Ethical and legal dilemmas in healthcare

by Lilly on June 13, 2013

Like any profession there are dilemmas that occur in health care where it is hard to determine the right solution. Below are some of the top ethical and legal dilemmas in healthcare today.

Malpractice

To prove that malpractice has occurred a person must prove that the care was below the standard for the condition, a professional relationship occurred between the practitioner and the patient, and the patient was harmed because of the deviation from the care. Doctors are very concerned with malpractice and may consider tests and procedures that may harm than benefit for the patient to avoid malpractice lawsuits; the best way to prevent malpractice and deliver quality and establish good relationships with patients.

Capacity

There are two kinds of circumstances when determining if a person is capable of making their own healthcare decisions. The first is legal incapacity, which is when a court will declare that a person is no longer fit to look over their own health. This occurs when someone is physically or mentally not able to take care of themselves. This is common of patients with mental illnesses including dementia but can also come into affect if someone is chronic user of certain drugs. A guardian is appointed to a person is deemed legally incapable.

The second type of incapacity comes is clinical incapacity, which is when a doctor or health care practitioner deems the person is incapable of understanding their medical condition or lacks the ability to communicate about their condition. Another tricky example is that of a person in a coma, the person cannot make decisions which make medical decisions often fall on family members. Doctor’s cannot go against patient’s will unless a court has deemed the patient mentally incapacitated.

Decision making

If a person is deemed mentally incapacitated either legally or clinically the decision making responsibility falls to another person, who is officially titled the surrogate decision maker; in adults this person is usually the person’s spouse. There are some areas that also accept domestic partnerships to make a decision but this is not always the case and can cause many issues. Adult children, parents, siblings, other relatives in some cases close friends become the next in line to become decision makers. Issues arise because each state have different rules on who becomes decision makers and there is often conflict between potential decision makers such as between family members.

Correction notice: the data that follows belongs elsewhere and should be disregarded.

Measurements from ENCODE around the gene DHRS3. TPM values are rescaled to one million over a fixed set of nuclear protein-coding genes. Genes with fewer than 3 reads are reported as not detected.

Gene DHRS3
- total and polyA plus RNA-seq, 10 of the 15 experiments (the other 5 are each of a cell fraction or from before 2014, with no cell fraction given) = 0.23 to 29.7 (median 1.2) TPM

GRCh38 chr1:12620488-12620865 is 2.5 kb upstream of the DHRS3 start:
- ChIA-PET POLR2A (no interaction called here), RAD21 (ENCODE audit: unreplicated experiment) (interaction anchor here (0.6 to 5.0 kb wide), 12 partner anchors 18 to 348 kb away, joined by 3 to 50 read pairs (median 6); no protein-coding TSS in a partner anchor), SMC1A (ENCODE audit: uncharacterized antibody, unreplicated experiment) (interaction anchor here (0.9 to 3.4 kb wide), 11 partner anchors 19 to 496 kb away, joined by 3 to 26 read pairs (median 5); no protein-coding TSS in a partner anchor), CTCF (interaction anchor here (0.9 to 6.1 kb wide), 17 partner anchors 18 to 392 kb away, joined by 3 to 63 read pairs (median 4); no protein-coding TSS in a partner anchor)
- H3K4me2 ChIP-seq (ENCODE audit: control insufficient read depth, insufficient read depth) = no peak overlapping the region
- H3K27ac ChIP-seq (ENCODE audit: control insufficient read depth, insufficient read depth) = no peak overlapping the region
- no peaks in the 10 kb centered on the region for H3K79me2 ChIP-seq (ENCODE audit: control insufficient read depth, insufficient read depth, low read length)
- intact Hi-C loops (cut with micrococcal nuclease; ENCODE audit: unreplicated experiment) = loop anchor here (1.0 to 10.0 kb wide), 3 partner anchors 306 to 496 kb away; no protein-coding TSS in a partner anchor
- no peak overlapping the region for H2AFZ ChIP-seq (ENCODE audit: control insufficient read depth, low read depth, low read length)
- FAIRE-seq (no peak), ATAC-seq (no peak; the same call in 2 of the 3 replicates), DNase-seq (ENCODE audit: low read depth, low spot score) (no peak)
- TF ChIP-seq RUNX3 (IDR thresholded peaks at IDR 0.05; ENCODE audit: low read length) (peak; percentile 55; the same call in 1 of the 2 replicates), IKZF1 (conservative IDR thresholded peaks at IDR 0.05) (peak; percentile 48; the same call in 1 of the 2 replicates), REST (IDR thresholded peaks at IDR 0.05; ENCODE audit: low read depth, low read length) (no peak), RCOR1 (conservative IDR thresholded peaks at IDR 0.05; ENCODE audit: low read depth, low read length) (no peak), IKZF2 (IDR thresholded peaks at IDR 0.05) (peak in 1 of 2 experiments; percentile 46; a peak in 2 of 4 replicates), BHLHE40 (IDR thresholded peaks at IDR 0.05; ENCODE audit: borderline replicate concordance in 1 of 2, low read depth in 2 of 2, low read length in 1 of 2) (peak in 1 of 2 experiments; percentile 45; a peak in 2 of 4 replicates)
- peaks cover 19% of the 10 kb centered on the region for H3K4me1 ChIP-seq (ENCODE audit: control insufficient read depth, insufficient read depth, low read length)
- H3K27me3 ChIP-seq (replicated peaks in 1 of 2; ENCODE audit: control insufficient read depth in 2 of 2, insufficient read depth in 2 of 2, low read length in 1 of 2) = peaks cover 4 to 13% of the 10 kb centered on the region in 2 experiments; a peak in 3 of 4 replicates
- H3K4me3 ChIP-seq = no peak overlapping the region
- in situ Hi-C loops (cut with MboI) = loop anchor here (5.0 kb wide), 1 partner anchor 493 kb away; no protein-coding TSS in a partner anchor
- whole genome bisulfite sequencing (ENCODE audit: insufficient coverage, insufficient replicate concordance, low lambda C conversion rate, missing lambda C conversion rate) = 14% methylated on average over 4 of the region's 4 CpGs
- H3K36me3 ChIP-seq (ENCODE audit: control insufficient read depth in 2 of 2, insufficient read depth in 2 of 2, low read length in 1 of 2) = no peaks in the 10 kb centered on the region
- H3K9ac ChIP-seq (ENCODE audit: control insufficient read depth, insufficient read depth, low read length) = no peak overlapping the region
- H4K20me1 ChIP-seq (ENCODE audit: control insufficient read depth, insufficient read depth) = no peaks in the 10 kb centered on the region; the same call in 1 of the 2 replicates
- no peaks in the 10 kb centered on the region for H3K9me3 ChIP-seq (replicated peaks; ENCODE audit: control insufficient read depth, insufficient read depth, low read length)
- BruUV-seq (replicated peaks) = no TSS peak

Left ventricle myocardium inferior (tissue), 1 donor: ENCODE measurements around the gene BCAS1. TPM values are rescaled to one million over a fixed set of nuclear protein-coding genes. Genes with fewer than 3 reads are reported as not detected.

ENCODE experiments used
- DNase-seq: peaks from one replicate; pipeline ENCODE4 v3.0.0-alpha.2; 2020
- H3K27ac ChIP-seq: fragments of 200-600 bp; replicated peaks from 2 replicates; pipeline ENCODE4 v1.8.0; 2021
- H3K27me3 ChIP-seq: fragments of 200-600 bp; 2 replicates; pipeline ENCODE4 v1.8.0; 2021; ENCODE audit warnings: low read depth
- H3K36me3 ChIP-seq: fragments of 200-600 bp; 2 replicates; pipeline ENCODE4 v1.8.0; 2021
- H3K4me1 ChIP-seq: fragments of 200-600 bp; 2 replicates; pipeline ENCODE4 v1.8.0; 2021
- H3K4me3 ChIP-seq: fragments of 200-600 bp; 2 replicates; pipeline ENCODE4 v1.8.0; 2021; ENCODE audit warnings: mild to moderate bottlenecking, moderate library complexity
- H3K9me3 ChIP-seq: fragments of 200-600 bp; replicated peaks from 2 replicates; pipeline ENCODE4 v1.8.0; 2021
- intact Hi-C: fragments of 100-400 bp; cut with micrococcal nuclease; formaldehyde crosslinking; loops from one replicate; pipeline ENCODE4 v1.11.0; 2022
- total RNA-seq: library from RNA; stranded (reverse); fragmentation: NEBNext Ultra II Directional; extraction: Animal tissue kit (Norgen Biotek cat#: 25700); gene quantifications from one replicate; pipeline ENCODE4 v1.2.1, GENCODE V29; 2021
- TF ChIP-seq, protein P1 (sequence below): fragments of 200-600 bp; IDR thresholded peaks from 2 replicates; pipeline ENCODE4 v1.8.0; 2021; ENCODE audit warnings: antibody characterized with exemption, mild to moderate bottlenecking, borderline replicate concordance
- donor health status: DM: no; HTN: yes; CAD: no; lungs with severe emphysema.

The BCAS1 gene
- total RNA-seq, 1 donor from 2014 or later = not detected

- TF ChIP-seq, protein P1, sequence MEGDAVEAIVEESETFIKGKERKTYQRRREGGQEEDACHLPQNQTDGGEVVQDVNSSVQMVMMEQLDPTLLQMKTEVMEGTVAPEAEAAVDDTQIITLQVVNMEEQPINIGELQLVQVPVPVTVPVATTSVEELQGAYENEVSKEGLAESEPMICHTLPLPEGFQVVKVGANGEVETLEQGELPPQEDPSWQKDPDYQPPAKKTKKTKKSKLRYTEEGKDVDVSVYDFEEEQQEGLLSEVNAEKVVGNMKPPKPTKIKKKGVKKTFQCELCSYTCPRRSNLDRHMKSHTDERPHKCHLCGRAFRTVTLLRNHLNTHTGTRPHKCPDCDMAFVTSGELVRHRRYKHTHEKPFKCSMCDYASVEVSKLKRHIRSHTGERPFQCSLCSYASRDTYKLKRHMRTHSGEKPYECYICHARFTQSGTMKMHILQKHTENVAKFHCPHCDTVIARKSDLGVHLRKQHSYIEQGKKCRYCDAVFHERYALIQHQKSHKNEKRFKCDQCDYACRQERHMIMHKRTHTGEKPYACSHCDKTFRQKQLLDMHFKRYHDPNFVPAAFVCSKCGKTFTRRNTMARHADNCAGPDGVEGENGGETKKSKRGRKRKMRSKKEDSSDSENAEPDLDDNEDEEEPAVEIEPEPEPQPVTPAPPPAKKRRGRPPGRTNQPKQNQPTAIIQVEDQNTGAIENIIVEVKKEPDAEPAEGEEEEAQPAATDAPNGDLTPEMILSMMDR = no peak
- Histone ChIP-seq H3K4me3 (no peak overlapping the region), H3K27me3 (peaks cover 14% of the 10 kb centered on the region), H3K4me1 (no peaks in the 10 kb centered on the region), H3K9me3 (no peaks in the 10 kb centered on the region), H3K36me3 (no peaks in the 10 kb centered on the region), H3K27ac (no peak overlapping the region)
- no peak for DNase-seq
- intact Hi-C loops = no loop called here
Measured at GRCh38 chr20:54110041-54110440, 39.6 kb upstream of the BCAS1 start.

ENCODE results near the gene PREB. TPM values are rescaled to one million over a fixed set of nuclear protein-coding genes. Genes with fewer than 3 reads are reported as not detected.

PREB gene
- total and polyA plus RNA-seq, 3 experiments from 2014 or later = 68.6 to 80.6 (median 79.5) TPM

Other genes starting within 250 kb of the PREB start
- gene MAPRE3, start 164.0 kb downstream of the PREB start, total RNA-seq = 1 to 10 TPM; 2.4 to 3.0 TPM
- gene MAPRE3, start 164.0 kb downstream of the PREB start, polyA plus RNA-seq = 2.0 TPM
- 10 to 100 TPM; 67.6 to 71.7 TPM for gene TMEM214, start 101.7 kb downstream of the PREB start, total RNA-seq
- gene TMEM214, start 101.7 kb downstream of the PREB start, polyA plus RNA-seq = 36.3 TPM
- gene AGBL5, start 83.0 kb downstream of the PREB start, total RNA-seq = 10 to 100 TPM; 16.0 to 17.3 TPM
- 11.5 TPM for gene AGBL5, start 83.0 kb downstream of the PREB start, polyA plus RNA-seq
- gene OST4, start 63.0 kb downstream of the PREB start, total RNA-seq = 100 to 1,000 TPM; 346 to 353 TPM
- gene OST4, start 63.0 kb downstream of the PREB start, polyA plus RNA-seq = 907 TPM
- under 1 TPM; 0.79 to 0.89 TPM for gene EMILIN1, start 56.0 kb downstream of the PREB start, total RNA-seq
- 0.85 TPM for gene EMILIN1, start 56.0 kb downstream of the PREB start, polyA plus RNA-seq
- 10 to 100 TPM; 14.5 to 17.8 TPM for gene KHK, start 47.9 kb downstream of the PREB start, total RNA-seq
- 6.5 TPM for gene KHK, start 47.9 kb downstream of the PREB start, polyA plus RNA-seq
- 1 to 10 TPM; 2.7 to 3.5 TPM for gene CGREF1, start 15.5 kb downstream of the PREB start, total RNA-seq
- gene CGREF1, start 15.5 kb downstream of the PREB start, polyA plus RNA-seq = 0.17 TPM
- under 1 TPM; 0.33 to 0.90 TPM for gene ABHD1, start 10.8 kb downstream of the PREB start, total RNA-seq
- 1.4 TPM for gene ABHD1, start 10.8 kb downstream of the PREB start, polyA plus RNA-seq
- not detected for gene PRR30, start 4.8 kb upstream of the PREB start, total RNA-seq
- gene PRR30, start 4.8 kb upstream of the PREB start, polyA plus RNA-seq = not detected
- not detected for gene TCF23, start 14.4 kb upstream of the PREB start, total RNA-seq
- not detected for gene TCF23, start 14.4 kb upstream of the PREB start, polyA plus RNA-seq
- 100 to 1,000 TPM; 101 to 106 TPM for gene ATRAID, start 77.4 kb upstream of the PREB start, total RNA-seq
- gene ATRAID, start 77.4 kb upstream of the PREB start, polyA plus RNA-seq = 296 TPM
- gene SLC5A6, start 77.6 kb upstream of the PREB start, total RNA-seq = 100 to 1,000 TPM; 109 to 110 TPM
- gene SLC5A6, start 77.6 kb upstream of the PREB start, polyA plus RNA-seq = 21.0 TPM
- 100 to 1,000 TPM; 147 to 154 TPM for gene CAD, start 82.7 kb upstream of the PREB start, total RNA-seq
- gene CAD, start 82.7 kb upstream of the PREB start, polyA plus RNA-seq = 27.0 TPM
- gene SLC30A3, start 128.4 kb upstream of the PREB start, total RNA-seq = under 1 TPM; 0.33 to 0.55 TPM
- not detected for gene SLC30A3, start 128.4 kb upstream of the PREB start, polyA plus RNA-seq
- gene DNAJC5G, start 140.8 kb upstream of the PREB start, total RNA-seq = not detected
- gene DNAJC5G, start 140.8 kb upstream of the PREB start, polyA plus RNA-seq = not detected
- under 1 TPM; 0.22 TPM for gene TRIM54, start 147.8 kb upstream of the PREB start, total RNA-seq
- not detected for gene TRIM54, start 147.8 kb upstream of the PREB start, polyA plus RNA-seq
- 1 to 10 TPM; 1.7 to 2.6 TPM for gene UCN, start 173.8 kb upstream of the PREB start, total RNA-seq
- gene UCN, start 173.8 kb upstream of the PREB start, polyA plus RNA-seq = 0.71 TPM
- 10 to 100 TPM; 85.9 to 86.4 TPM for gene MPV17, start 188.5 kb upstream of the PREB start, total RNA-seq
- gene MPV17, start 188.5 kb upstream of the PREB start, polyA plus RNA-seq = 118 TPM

Acting as a decision maker means that you have act in the patient’s best interest and get all information from the doctors and the hospital. If a doctor is not comfortable with the decisions being made they may transfer the patient to another healthcare practitioner.

Confidentiality

A major issue in healthcare is confidentiality. It is an ethical and legal responsibility for doctors to keep all information between the patient and themselves even if there is a well-intentioned family member. Obviously there are some circumstances that allow the doctor to share information with family members such if a person is comatose or have been deemed incapacitated either clinically or legally.

The Health Insurance Portability and Accountability Act of 1996 (HIPAA) set national standards for health care transactions, security, and health identifiers. This act was put into motion due to the advancement of technology so that medical information could be more protected.  Compliance with the Privacy Policy began in April 2003 for health care providers, health care clearinghouses, and health plans. Compliance with the Security Rule began in April 2005 which sets standards for confidentiality, integrity, and electronic protection.

Violation of confidentiality does happen and there is a way to file a complaint. By going to the HIPAA website and filling out a complaint form, anyone can file a complaint within 180 days that the violation occurred.

Consent

Consent is extremely important in health care and a health care practitioner has to get voluntary and informed consent to perform treatment on a patient. Obviously if the person is not able to give consent the practitioner will go to the power of attorney or the surrogate decision maker. An exception to this rule is emergency care, consent is presumed in these cases.

Patients also have the right to refuse care, which cannot be seen as proof that a person is incapacitated. An example of this is a patient having a heart attack can refuse care even if the care could save his or her life. This is difficult for doctors and they often have to ask why the patient does not want to receive care even if the care could be extremely beneficial.

Malpractice, capacity, decision making, confidentiality, and consent are five of the largest legal and ethical dilemmas in healthcare. Knowing about these dilemmas can help anyone when they occur in your life.

Lilly Currently represents health.com.au who specialize in private health insurance  and writing on the legal issue’s within health care.

Lilly

Lilly

I'm Lilly Sheperd, an occasional guest-blogger and a full time freelance communication consultant. When not blogging, I like to travel and read a lot, especially about education and law.

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